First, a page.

I was recently at a party taking impromptu photos of friends when a girlfriend of mine turned to me and said "you are one of the few people I know who constantly carries their camera around with them as an essential; it's like your wallet or your phone! I think you really need to look into why you do this." My first reaction to this was to laugh. My second was to put my camera away. My third was to think.
Upon further thought, I decided that my permanent staple, my ever-present accessory, my point-and shoot is an extension of my identity -- not my identity as a New Yorker, a lover of art, a reader, or even a photographer, but my identity as a woman, and a sentimental one at that.
Some people may see sentimentality in women as a negative, but I am not one of those people. The need to document, to appreciate, to remember, to pay extra attention to, and to truly examine has been a part of my coming-of-age. I can see my sentimental habit stem back to an early age, as I wrote letters to crushes, earned high marks on exams, and played Fortune Teller with my fellow girlfriends. I would save each relic as if saving the item was an act of preserving my life, seeing time slow before me, and truly savoring the moment.
I began with a small shoebox to hold my treasures, which I decorated (it still proudly displays old metro cards, badly drawn hearts, and lots of glitter). A hatbox, a jewelry box, and three bags have joined the shoebox. But something was missing from the items. My voice. My analytical take on the items (I wrote letters to Anthony because he was really good at math and I saw that as a positive trait in an 8-year-old). The items now lived with notebooks, journals, and in college, word documents on my desktop and email messages sent to myself with no subject header. Something still was not right. A sort of accuracy was clearly missing. My feelings and emotions during the moments I experienced were lost forever. Sure, I liked Anthony because he liked math, and yes, I could see what I wrote him in my letter. But what did I feel when I saw him?
The photos provided that for me. Now, I can look at the picture I have of Anthony and still feel the ghosts of the butterflies in my eight-year-old stomach. Call me sentimental, but I love it. In fact, I relish in it. Thus, I take photos. I take them not because I can take great photos, or even good ones, or because I enjoy photography, or know a thing about apertures or proper shutter speed. I take photographs because of my coming-of-age as a woman and because of my own personal education and experience as a girl, an adolescent, and a current 20-something young woman.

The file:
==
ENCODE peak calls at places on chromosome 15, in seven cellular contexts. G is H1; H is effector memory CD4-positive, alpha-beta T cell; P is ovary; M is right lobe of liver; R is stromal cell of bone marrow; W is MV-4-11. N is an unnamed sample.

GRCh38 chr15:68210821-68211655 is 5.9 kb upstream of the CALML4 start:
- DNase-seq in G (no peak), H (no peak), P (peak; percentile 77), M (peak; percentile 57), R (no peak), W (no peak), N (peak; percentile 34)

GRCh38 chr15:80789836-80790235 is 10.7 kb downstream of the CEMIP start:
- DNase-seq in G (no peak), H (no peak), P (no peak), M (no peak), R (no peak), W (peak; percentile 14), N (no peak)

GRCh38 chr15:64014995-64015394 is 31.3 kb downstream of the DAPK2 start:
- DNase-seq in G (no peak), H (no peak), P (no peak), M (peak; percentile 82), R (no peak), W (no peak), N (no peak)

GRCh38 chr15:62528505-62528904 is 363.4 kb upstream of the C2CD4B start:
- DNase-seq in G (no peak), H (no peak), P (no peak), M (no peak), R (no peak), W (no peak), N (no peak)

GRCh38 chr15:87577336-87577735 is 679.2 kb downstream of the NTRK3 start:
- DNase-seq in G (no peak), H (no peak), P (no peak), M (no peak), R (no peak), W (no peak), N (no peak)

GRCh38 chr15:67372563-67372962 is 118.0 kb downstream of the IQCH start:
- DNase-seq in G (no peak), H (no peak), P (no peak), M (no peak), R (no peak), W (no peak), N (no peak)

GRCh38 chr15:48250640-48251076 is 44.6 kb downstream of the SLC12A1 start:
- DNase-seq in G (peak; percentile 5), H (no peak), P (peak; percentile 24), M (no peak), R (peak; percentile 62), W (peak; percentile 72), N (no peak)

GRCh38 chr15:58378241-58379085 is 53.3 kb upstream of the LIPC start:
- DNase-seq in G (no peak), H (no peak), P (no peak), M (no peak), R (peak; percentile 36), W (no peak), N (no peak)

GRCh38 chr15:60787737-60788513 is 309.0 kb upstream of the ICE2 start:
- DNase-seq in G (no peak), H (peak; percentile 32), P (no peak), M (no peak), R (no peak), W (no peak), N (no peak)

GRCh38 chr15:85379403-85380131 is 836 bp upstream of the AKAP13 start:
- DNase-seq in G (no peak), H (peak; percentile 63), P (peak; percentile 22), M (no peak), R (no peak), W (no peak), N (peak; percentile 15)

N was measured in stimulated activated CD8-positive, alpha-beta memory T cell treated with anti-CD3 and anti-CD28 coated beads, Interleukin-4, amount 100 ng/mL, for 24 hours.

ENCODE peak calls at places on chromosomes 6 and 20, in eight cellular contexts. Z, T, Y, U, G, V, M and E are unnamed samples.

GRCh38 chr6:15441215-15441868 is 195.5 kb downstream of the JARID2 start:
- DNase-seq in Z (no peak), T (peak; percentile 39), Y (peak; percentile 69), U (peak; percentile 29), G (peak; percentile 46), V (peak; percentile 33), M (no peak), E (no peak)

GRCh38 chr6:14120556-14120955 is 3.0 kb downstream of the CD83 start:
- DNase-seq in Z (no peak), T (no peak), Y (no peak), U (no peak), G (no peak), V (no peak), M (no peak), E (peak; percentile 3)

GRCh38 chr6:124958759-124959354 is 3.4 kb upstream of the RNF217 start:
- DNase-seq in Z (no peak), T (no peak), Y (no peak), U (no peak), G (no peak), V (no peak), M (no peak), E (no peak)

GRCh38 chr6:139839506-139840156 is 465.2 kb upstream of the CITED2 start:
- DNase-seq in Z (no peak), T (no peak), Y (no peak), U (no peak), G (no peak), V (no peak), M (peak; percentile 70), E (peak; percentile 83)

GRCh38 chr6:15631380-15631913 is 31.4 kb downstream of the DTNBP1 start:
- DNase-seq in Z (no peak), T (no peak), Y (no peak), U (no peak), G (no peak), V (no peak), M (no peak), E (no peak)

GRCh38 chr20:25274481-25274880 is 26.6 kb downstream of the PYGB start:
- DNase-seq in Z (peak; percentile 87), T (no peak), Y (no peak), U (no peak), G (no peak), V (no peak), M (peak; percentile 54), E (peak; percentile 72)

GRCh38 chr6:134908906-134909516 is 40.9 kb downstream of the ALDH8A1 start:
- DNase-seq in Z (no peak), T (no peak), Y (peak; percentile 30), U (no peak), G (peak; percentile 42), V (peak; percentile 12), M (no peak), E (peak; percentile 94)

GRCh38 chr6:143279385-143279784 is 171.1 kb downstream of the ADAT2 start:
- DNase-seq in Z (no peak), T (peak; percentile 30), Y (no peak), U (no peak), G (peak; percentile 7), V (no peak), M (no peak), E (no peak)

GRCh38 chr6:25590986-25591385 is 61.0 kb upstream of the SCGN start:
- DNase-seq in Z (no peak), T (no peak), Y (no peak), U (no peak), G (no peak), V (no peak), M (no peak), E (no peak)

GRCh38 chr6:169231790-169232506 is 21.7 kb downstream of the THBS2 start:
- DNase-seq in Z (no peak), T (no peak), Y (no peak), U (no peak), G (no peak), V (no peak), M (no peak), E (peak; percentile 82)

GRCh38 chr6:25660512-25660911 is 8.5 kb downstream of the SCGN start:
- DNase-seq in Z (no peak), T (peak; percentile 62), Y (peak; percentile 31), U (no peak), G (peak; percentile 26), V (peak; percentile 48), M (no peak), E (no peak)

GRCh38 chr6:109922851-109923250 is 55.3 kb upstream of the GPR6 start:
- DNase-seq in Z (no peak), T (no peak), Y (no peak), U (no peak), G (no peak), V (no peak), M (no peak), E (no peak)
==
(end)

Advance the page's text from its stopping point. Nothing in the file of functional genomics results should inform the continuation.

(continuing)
I learned at an early age that women have to appreciate their lives. Women have to value their experiences. If they don't, no one else will. Of course, if they don't have a photograph of themselves smiling as they are playing with a cousin of theirs, that moment in time will not be lost forever. These moments still occur, but so often their memories fade. We can't remember each and every single moment, after all. I attempt to capture all the important moments I can; photography is just my outlet for that self-placed appreciation and value. It can otherwise be manifested through painting, or song writing, what have you. My sentimentality chooses to manifest itself through a Sony camera. That does not mean I take 100 photographs a day (at least not usually). Sometimes I'll take five, sometimes I'll take fifty, and sometimes I won't take any. Yet, the act of taking a photograph gives me a sense of power in my life. It lets me control what is important to me. It guides me as to what I think matters. It highlights what is meaningful for me and what I assign value to. It keeps me grounded, it keeps me wistful, and it keeps me sentimental ... and I truly wouldn't have it any other way.
When you find yourself at your next party, at your local watering hole, or just cleaning your bedroom, take a photo! You might be surprised at what you discover about power, technology and yourself.
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